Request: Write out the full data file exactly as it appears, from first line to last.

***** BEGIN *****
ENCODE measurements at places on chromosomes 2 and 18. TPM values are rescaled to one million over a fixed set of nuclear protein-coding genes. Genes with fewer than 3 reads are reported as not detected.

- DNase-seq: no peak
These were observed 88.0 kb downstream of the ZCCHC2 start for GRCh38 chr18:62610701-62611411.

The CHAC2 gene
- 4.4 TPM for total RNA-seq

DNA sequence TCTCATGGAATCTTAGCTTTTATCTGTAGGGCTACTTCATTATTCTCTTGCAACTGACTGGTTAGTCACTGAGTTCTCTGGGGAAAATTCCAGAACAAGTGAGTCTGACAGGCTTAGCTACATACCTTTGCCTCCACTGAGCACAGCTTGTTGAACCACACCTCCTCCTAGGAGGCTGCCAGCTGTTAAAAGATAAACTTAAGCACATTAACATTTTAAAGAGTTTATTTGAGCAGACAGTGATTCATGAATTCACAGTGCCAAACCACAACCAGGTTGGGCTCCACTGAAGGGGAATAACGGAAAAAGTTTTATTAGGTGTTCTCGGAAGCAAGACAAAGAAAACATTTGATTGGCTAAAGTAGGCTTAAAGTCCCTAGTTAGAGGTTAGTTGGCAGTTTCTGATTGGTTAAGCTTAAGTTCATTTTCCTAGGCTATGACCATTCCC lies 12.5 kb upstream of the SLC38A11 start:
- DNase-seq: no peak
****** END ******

ENCODE measurements at places on chromosomes 2 and 18. TPM values are rescaled to one million over a fixed set of nuclear protein-coding genes. Genes with fewer than 3 reads are reported as not detected.

- DNase-seq: no peak
These were observed 88.0 kb downstream of the ZCCHC2 start for GRCh38 chr18:62610701-62611411.

The CHAC2 gene
- 4.4 TPM for total RNA-seq

DNA sequence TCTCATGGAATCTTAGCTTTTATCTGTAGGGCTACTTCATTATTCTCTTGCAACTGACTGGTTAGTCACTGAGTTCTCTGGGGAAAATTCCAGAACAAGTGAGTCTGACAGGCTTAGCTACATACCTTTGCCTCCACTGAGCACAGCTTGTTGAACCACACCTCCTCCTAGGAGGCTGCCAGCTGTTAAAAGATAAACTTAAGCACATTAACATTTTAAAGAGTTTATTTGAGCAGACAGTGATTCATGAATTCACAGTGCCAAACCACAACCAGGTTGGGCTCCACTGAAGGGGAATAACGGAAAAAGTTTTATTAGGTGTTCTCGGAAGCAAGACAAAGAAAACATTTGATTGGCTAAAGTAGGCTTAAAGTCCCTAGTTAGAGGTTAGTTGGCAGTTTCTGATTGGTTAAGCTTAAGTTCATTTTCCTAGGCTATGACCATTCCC lies 12.5 kb upstream of the SLC38A11 start:
- DNase-seq: no peak